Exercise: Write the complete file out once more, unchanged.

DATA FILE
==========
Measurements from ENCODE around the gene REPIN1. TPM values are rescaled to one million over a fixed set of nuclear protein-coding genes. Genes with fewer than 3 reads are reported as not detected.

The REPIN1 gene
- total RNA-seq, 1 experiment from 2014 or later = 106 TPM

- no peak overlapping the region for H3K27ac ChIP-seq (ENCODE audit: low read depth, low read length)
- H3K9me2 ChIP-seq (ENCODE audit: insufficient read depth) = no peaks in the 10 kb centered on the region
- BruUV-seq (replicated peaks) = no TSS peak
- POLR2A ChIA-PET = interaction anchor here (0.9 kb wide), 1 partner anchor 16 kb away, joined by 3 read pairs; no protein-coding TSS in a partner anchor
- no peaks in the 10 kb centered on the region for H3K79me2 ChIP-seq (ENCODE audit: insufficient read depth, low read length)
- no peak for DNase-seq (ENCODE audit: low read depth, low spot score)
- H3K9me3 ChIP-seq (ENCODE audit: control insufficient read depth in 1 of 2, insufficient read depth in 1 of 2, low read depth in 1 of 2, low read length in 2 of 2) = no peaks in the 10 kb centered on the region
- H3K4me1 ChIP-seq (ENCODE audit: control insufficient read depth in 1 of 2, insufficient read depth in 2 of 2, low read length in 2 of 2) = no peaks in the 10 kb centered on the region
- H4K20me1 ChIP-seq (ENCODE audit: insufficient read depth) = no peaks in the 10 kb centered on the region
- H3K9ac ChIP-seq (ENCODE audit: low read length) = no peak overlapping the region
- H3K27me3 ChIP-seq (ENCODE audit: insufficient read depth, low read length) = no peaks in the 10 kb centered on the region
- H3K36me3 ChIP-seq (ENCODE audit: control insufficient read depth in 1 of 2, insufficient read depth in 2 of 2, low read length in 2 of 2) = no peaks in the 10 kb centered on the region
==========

Measurements from ENCODE around the gene REPIN1. TPM values are rescaled to one million over a fixed set of nuclear protein-coding genes. Genes with fewer than 3 reads are reported as not detected.

The REPIN1 gene
- total RNA-seq, 1 experiment from 2014 or later = 106 TPM

- no peak overlapping the region for H3K27ac ChIP-seq (ENCODE audit: low read depth, low read length)
- H3K9me2 ChIP-seq (ENCODE audit: insufficient read depth) = no peaks in the 10 kb centered on the region
- BruUV-seq (replicated peaks) = no TSS peak
- POLR2A ChIA-PET = interaction anchor here (0.9 kb wide), 1 partner anchor 16 kb away, joined by 3 read pairs; no protein-coding TSS in a partner anchor
- no peaks in the 10 kb centered on the region for H3K79me2 ChIP-seq (ENCODE audit: insufficient read depth, low read length)
- no peak for DNase-seq (ENCODE audit: low read depth, low spot score)
- H3K9me3 ChIP-seq (ENCODE audit: control insufficient read depth in 1 of 2, insufficient read depth in 1 of 2, low read depth in 1 of 2, low read length in 2 of 2) = no peaks in the 10 kb centered on the region
- H3K4me1 ChIP-seq (ENCODE audit: control insufficient read depth in 1 of 2, insufficient read depth in 2 of 2, low read length in 2 of 2) = no peaks in the 10 kb centered on the region
- H4K20me1 ChIP-seq (ENCODE audit: insufficient read depth) = no peaks in the 10 kb centered on the region
- H3K9ac ChIP-seq (ENCODE audit: low read length) = no peak overlapping the region
- H3K27me3 ChIP-seq (ENCODE audit: insufficient read depth, low read length) = no peaks in the 10 kb centered on the region
- H3K36me3 ChIP-seq (ENCODE audit: control insufficient read depth in 1 of 2, insufficient read depth in 2 of 2, low read length in 2 of 2) = no peaks in the 10 kb centered on the region